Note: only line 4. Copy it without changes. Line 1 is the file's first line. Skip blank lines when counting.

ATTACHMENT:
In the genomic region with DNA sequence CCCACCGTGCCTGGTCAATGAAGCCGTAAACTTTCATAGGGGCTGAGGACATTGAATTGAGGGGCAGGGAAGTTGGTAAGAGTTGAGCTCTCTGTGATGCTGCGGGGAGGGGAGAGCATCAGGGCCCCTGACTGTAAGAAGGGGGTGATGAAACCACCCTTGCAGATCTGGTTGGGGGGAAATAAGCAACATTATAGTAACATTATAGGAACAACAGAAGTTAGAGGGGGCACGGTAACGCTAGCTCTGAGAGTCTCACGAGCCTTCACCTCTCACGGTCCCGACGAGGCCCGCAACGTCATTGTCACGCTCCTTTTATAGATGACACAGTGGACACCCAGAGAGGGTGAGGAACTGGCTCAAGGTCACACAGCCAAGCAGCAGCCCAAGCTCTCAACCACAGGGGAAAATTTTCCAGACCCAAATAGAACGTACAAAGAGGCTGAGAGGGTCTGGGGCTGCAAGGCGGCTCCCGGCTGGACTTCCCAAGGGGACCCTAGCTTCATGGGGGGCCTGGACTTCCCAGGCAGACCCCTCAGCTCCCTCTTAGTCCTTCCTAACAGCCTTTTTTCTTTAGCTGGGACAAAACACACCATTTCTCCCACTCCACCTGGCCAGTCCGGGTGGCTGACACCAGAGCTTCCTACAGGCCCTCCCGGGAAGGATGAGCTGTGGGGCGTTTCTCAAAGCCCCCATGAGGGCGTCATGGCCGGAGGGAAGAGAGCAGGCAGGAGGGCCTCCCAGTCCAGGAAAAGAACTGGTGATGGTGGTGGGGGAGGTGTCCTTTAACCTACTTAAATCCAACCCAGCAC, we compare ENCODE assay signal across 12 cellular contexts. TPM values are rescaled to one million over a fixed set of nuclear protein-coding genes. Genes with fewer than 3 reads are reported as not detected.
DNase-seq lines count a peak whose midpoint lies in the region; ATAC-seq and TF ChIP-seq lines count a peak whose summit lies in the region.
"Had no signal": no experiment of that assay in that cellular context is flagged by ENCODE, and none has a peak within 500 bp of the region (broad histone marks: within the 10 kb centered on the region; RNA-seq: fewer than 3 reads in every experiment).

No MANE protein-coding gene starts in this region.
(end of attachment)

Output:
No MANE protein-coding gene starts in this region.